Purpose of review
Stroke thrombolysis is in the process of moving from academic centers into community-based standard therapy in experienced centers. Recently published data on patient selection, imaging and other technical or organizational advances are reviewed in order to improve the safety and efficacy of stroke thrombolysis and identify areas in which more study is needed.
During the past year, several open series were published on the application of thrombolysis in community-based settings, which have mostly reproduced the outcome described in randomized, placebo-controlled recombinant tissue plasminogen activator cohorts. New information has been produced to identify the clinical parameters that are associated with good and adverse outcomes after stroke thrombolysis. Elevated blood glucose decreases the likelihood of a good outcome and increases that of cerebral hemorrhagic change, but the effect of early glucose reduction needs to be investigated. Non-contrast computed tomography still prevails as the standard imaging method in patient selection, but computed tomography angiography can be added within a reasonable time to furnish vascular diagnosis. Perfusion-weighted imaging is used to quantify the fraction of brain tissue salvaged by intravenous thrombolysis, and may be used in the future to select patients with still viable penumbral brain tissue, even beyond a 3-h time-window, if efficacy can be proved.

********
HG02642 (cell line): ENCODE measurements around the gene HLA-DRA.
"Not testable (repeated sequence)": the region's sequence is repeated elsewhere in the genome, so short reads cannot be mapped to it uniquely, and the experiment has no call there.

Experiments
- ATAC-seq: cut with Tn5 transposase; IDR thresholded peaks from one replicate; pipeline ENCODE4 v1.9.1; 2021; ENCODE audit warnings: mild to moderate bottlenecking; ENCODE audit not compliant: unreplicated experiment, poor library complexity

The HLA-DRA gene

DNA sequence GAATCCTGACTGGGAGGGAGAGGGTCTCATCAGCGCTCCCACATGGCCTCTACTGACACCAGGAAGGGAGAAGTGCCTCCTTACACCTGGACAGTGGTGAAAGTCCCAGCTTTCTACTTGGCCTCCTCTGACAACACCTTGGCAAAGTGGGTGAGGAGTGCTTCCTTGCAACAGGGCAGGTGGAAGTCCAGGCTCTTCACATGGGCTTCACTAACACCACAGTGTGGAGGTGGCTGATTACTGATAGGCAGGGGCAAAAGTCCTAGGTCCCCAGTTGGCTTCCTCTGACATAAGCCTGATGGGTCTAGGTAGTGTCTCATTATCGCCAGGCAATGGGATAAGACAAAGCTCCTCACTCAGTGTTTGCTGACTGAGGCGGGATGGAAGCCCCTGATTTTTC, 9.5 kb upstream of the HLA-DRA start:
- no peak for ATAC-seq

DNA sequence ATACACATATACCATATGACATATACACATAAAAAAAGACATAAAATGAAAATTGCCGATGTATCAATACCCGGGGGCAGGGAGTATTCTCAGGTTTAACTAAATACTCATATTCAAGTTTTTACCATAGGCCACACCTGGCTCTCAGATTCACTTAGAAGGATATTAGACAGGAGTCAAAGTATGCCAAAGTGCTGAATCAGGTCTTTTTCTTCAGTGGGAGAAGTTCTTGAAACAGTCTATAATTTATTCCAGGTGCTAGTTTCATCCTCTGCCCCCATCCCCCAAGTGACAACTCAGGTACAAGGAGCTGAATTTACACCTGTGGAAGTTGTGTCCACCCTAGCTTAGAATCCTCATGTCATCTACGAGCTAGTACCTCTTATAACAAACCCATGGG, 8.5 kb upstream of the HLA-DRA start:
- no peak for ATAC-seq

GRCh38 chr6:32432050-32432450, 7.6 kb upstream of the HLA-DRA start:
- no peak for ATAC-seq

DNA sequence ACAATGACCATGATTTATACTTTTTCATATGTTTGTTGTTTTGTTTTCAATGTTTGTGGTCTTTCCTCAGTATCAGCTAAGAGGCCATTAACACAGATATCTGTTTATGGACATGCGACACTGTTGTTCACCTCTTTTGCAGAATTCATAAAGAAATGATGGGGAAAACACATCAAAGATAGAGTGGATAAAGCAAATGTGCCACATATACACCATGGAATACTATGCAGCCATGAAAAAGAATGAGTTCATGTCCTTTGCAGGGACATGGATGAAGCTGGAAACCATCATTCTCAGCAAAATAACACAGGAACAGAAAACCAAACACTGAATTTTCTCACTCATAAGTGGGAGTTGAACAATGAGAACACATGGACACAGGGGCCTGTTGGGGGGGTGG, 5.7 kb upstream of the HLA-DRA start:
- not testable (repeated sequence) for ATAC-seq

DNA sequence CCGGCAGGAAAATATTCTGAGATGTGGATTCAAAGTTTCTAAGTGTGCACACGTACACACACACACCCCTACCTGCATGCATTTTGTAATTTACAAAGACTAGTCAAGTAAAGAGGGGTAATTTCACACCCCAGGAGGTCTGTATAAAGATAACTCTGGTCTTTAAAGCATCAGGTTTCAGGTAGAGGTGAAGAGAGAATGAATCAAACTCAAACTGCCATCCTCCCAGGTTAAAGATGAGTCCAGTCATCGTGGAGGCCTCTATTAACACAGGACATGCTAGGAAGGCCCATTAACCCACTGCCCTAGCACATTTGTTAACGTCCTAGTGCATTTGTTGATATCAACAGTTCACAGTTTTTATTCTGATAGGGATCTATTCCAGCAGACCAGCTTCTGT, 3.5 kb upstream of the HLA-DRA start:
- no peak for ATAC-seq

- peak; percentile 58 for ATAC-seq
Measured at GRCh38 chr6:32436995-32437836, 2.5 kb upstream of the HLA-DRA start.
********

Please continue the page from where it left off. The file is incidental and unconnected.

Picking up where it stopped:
Thrombolysis with recombinant tissue plasminogen activator is well tolerated and effective within 3 h of symptoms, and new trials will determine if extension of this time-window or new target populations for thrombolysis, such as children with stroke, can be substantiated. An unfinished task remains in the education of health personnel; imperatives stemming from pathophysiology need to penetrate attitudes on acute stroke at all levels before acute therapies such as thrombolysis can have an impact on stroke outcome in general.